Wednesday, June 29, 2011
Content Based: Earlier this year, the Town of Cary was enjoined from enforcing its sign ordinance
against the sign pictured here. The District court held that the Town’s code was content based because certain categories of signs (holiday decorations, public art, signs for town events) are exempt from regulation because of their content. The plaintiff’s received $44,000+ in attorney’s fees and the town is now appealing.
Content Neutral: In contrast, the district court in Neighborhood Enterprises v. St. Louis found the zoning code for the City of St. Louis to be content neutral even though exceptions to the definition of “sign” include “works of art”. Here, the Missouri Eminent Domain Abuse Coalition displayed a 363 square foot sing which said,” End Eminent Domain Abuse” inside a red circle and slash.
I heard summaries of these cases as part of today’s APA 2011 Planning Law Review. During this webinar Dwight Merriam (VLS) summarized another first amendment case at the Supreme Court, Nevada Commission on Ethics v. Carrigan. This is an interesting recusal case, but not as exciting as the proposed construction of a Wal-Mart in the Town of St. Albans, Vermont. An issue currently at the Vermont Supreme Court is whether the Environmental Court erred in affirming the site plan of this Wal-Mart despite obvious conflicts of interest on the part of several development review board members. The alleged behavior of the board members is particularly surprising given other incidents by board members in this town with regard to the same proposal. In 2004, a board member wore a hat with the inscription “St. Albans Needs Wal-Mart.”
Here is some testimony we have used during ethics discussions at the beginning of the semester…
“In the deposition, he stated that he wore the hat because “[i]n America I thought it was a free country so I wore the hat” and that “I thought in America you could wear anything you wanted on your head at any time because it’s still a free country.” In answer to a request that he further explain his interrogatory answer that he chose to wear the hat for its historical significance, he stated: “Historical, historically because there’s a gentleman named Sam Walton had nothing in his pocket and he built himself an empire. I say the American dream came true to him. That’s the only reason I wore the hat. No other reason."”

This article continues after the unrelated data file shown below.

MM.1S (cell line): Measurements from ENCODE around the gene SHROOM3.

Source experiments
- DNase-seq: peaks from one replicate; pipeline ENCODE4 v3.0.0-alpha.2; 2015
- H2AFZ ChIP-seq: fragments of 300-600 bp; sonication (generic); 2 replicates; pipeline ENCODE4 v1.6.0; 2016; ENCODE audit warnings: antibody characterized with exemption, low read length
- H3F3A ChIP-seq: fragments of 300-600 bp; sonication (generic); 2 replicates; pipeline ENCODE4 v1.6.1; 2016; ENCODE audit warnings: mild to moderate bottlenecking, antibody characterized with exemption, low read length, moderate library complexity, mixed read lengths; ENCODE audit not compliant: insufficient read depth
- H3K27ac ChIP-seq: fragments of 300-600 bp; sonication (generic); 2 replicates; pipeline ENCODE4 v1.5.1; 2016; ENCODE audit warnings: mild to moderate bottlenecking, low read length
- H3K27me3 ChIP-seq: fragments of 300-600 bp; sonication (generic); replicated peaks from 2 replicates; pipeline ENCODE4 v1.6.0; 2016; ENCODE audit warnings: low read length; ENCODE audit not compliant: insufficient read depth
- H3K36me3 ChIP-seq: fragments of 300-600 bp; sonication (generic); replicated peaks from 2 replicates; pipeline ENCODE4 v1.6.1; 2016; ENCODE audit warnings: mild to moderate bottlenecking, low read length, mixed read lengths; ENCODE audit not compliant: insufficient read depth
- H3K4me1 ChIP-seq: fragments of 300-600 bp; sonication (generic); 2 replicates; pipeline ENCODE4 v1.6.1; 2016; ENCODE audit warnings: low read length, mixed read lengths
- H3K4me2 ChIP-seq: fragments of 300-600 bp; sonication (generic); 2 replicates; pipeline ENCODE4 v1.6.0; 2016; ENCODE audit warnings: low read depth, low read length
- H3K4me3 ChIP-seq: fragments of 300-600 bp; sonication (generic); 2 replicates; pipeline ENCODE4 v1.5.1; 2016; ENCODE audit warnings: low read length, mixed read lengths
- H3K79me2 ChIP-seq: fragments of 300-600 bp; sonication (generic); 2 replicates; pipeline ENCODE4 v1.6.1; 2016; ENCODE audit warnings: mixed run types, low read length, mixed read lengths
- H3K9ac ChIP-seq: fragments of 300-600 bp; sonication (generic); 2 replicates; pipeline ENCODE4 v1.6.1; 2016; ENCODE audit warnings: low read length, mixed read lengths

This blog is an Amazon affiliate. Help support Land Use Prof Blog by making purchases through Amazon links on this site at no cost to you.
- Stephen R. Miller on Why are building inspectors so often on the take?
- Josh Hightree on What makes people leave rural areas, and what makes them stay
- Jessica Shoemaker on What makes people leave rural areas, and what makes them stay
- Jamie Baker Roskie on Why are building inspectors so often on the take?
- Stephen R. Miller on What makes people leave rural areas, and what makes them stay
- Water Down Under: A Report from Australia by Barbara Cosens: Post 5: Indigenous Rights to Water and Capacity Building
- Land Use Law-Related Articles Posted on SSRN in February
- March 4-6: Stanford 2015 Rural West Conference: Preservation and Transformation: The Future of the Rural West
- March 3 - J.B. Ruhl to deliver Boehl Distinguished Lecture in Land Use Policy at U Louisville Law
- Is this blog post "advertising"? California's bar proposes bright-line rule for regulating attorney blogs